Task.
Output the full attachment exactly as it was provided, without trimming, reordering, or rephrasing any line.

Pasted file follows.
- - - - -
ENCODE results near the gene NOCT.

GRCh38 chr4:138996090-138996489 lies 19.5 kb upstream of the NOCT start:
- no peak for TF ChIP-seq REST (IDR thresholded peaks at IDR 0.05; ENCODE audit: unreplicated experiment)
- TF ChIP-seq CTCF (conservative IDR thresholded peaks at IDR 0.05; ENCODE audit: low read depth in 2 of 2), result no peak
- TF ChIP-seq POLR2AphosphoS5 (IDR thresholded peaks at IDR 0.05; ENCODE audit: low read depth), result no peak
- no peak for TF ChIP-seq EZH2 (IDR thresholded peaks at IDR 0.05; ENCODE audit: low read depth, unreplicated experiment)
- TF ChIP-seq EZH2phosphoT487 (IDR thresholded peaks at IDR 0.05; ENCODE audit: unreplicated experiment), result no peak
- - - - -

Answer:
ENCODE results near the gene NOCT.

GRCh38 chr4:138996090-138996489 lies 19.5 kb upstream of the NOCT start:
- no peak for TF ChIP-seq REST (IDR thresholded peaks at IDR 0.05; ENCODE audit: unreplicated experiment)
- TF ChIP-seq CTCF (conservative IDR thresholded peaks at IDR 0.05; ENCODE audit: low read depth in 2 of 2), result no peak
- TF ChIP-seq POLR2AphosphoS5 (IDR thresholded peaks at IDR 0.05; ENCODE audit: low read depth), result no peak
- no peak for TF ChIP-seq EZH2 (IDR thresholded peaks at IDR 0.05; ENCODE audit: low read depth, unreplicated experiment)
- TF ChIP-seq EZH2phosphoT487 (IDR thresholded peaks at IDR 0.05; ENCODE audit: unreplicated experiment), result no peak